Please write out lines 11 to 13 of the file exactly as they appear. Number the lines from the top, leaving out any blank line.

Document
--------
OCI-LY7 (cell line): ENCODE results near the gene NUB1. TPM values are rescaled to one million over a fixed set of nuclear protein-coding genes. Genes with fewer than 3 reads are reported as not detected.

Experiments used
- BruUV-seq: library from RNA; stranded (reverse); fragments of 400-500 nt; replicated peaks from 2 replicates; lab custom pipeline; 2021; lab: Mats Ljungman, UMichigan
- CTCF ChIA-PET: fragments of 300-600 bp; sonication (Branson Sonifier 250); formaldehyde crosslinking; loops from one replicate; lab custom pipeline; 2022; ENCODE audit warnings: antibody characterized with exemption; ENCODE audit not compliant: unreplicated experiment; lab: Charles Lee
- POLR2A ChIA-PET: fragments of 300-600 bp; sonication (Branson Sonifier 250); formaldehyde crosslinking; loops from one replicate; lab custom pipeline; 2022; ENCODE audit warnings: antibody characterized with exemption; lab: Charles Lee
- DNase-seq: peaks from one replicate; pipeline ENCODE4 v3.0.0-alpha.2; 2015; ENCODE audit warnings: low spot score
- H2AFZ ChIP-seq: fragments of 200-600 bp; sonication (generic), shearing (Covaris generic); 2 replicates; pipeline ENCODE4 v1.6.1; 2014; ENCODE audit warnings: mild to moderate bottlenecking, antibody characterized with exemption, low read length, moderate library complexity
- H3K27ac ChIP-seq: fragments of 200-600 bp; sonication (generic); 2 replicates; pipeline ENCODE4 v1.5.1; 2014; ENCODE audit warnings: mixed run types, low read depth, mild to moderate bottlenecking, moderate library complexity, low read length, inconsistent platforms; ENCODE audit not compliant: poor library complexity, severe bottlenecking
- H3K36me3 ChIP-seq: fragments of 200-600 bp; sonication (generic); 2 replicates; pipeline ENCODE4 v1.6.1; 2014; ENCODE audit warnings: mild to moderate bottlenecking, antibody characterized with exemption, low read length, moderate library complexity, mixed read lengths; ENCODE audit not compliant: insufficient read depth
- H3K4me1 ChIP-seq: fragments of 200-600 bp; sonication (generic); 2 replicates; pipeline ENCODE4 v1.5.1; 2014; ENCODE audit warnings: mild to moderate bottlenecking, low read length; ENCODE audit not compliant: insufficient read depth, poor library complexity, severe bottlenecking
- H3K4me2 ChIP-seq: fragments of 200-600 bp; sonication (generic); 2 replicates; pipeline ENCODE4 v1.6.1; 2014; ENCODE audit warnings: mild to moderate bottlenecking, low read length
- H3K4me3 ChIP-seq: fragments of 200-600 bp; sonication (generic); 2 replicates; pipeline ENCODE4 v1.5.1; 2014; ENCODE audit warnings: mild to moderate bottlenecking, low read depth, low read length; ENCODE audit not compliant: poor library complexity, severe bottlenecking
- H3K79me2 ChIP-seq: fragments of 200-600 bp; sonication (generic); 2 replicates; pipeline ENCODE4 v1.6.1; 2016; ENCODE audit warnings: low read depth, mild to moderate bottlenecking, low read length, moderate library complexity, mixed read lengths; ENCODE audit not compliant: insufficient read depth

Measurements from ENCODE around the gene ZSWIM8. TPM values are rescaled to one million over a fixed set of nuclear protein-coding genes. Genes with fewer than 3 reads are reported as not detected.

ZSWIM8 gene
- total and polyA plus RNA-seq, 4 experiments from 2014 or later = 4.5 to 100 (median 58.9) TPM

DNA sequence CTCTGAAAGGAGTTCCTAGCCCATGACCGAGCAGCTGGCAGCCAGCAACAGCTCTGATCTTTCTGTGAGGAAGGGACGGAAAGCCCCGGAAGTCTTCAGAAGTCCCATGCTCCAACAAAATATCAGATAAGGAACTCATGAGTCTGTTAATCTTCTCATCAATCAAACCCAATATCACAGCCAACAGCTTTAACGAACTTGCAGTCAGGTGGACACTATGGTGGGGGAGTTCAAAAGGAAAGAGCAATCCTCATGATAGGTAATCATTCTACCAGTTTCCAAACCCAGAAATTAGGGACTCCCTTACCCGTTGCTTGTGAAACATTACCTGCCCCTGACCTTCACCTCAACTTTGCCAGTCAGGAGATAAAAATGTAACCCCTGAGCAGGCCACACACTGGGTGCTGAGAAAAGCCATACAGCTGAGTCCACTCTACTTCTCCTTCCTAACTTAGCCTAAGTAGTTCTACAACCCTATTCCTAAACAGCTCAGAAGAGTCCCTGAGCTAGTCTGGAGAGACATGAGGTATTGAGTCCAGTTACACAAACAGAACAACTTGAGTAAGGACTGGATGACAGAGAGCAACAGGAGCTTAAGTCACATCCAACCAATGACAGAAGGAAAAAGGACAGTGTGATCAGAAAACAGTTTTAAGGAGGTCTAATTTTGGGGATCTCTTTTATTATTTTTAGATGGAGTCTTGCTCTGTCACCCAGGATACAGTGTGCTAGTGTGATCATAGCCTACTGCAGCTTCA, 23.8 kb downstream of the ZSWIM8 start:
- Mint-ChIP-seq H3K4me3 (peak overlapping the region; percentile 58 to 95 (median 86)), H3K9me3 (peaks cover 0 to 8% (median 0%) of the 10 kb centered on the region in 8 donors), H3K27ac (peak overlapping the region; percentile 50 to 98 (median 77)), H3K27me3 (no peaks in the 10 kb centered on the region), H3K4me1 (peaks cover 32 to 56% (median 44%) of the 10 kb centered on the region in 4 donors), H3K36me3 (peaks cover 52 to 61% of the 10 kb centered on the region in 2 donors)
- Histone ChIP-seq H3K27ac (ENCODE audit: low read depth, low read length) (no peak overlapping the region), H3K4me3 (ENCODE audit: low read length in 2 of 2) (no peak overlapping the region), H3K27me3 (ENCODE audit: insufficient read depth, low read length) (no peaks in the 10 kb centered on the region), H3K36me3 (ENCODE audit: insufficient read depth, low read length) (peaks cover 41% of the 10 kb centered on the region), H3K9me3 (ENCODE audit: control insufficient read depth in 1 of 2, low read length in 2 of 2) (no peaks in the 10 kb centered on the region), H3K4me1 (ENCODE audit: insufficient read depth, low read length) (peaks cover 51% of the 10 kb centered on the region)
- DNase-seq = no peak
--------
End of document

- H3K4me2 ChIP-seq: fragments of 200-600 bp; sonication (generic); 2 replicates; pipeline ENCODE4 v1.6.1; 2014; ENCODE audit warnings: mild to moderate bottlenecking, low read length
- H3K4me3 ChIP-seq: fragments of 200-600 bp; sonication (generic); 2 replicates; pipeline ENCODE4 v1.5.1; 2014; ENCODE audit warnings: mild to moderate bottlenecking, low read depth, low read length; ENCODE audit not compliant: poor library complexity, severe bottlenecking
- H3K79me2 ChIP-seq: fragments of 200-600 bp; sonication (generic); 2 replicates; pipeline ENCODE4 v1.6.1; 2016; ENCODE audit warnings: low read depth, mild to moderate bottlenecking, low read length, moderate library complexity, mixed read lengths; ENCODE audit not compliant: insufficient read depth